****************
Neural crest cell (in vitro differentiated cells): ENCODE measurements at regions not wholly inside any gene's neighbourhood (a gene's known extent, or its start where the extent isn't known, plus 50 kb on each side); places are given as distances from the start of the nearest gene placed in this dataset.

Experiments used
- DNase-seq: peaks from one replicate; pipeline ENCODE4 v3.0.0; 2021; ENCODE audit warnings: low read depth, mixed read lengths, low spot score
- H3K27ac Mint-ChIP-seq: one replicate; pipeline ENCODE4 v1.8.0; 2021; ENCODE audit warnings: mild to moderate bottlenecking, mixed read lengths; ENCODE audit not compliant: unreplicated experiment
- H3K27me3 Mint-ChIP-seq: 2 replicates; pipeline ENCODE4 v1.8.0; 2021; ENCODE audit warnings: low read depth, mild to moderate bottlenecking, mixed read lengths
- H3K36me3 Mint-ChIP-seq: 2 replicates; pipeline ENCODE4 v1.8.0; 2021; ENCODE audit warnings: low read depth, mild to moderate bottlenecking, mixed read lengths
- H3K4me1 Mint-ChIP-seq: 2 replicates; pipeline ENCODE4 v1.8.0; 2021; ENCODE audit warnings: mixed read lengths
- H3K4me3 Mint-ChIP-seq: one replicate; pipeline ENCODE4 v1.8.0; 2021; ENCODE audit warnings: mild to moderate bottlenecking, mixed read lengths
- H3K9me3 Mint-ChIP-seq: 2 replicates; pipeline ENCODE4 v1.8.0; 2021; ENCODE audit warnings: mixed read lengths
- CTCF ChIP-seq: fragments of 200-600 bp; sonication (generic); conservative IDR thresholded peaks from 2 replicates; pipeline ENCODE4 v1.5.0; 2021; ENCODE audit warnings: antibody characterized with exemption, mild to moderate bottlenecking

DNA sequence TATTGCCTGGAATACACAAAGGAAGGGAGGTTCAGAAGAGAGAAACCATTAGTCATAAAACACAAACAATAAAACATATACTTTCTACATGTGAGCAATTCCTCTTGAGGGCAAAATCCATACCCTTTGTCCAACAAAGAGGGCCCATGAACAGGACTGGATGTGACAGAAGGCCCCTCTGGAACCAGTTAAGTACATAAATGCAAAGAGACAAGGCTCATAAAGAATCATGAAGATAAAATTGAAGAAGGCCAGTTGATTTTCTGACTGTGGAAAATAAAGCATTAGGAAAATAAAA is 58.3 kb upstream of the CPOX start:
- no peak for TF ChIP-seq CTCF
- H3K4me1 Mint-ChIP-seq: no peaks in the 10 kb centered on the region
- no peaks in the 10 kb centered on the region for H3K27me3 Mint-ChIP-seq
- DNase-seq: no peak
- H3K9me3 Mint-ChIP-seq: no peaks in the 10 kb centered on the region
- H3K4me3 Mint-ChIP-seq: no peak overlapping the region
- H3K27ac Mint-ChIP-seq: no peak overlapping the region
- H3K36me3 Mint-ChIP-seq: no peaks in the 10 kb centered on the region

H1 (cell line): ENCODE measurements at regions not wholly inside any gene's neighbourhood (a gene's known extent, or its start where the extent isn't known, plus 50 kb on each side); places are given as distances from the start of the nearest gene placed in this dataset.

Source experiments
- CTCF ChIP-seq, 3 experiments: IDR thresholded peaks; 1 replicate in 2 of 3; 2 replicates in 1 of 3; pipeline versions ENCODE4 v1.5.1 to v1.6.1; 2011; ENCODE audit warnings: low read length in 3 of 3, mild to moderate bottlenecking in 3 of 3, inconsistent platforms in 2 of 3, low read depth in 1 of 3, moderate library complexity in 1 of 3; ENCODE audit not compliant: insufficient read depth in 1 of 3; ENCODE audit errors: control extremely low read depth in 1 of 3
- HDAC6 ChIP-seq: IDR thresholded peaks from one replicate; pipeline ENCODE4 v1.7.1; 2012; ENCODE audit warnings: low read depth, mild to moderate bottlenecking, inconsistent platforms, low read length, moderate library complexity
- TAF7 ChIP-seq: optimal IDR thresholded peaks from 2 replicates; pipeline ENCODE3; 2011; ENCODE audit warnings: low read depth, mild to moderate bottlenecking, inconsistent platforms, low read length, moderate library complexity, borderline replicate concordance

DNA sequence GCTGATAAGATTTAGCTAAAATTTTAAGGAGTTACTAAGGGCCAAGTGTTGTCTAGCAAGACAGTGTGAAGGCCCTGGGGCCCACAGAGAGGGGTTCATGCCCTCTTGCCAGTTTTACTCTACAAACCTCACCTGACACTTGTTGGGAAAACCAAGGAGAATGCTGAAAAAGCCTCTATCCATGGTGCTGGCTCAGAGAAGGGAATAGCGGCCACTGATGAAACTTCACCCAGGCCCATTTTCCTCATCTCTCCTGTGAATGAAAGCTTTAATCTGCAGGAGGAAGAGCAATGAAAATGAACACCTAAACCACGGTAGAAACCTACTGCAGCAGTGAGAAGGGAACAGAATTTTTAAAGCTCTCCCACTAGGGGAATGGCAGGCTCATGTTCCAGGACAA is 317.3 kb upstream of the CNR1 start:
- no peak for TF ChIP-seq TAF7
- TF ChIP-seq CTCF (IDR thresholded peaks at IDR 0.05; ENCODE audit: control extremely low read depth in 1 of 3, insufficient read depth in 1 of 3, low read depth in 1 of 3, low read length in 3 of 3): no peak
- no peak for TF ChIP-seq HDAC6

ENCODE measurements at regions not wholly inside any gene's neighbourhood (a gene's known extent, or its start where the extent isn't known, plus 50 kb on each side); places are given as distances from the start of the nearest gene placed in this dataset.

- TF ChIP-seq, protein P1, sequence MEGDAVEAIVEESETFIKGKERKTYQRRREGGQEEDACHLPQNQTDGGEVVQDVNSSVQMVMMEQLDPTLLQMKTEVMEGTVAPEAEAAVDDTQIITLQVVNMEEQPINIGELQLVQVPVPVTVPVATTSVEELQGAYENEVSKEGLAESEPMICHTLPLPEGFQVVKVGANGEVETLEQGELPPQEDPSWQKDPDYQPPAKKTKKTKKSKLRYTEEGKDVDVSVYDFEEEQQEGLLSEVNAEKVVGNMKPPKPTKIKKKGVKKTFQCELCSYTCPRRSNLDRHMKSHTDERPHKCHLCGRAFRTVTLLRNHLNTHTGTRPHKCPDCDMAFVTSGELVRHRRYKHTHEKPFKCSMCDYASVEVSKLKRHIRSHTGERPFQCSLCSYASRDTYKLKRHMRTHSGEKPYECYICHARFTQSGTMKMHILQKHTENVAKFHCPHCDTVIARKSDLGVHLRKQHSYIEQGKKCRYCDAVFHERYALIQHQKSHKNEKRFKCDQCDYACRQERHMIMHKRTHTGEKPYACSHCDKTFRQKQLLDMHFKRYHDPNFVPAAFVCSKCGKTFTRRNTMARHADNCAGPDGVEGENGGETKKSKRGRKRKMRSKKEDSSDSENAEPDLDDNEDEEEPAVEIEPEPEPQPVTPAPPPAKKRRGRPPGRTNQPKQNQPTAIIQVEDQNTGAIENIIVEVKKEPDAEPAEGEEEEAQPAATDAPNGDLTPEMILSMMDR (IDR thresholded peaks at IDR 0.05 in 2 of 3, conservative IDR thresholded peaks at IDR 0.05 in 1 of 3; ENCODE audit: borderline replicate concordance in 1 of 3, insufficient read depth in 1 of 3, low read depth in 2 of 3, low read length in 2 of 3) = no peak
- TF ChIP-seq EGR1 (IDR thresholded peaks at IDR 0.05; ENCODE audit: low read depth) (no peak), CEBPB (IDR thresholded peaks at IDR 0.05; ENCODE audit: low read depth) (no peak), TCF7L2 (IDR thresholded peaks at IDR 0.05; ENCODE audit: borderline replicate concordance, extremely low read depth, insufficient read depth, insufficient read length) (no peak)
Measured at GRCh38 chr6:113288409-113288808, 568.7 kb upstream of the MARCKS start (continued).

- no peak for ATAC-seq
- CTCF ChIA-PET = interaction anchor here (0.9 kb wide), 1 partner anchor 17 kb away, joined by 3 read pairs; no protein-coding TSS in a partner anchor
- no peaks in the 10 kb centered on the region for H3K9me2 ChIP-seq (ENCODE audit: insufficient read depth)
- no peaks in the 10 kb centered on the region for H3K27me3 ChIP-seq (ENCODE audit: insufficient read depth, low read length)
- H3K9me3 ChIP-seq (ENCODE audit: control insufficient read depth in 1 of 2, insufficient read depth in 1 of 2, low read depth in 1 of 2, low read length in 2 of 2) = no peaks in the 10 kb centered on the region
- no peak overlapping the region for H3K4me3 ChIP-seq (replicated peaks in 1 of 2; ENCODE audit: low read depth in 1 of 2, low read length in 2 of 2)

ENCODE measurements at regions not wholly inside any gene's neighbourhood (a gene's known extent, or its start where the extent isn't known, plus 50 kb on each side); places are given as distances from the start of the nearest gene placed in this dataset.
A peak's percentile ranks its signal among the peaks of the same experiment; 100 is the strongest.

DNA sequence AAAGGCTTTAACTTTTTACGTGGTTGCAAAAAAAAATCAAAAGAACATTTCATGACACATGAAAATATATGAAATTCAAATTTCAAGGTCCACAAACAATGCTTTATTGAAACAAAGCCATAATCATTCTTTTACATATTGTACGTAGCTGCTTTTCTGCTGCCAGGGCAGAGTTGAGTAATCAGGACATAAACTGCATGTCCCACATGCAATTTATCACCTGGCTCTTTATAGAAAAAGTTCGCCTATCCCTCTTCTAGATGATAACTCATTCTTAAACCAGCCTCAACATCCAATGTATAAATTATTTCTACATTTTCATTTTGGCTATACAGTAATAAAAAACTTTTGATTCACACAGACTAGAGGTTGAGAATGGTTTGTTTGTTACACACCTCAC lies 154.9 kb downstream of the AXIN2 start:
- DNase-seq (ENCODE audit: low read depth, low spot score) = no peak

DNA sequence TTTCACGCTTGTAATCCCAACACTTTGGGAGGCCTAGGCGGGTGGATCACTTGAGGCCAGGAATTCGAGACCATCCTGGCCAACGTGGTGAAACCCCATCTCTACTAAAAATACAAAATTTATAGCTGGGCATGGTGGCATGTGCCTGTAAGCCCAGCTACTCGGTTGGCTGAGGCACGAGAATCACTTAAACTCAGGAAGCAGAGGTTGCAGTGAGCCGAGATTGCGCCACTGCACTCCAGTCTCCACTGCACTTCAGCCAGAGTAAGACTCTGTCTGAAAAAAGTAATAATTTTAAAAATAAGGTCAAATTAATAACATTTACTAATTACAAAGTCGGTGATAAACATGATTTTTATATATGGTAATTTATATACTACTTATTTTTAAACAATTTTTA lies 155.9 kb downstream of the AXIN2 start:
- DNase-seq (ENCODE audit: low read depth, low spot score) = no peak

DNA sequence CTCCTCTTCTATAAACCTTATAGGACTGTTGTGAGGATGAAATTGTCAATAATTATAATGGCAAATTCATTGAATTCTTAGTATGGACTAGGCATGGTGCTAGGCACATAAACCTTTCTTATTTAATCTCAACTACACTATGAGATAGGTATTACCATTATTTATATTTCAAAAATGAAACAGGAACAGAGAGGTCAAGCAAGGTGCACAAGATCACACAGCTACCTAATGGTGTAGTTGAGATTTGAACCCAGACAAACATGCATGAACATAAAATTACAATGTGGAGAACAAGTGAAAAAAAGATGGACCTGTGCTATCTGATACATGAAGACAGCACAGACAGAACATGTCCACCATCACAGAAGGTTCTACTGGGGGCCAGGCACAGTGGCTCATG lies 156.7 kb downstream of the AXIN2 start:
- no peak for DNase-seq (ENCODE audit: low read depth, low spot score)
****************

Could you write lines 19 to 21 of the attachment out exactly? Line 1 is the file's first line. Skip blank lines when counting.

- H3K36me3 Mint-ChIP-seq: no peaks in the 10 kb centered on the region

H1 (cell line): ENCODE measurements at regions not wholly inside any gene's neighbourhood (a gene's known extent, or its start where the extent isn't known, plus 50 kb on each side); places are given as distances from the start of the nearest gene placed in this dataset.

Source experiments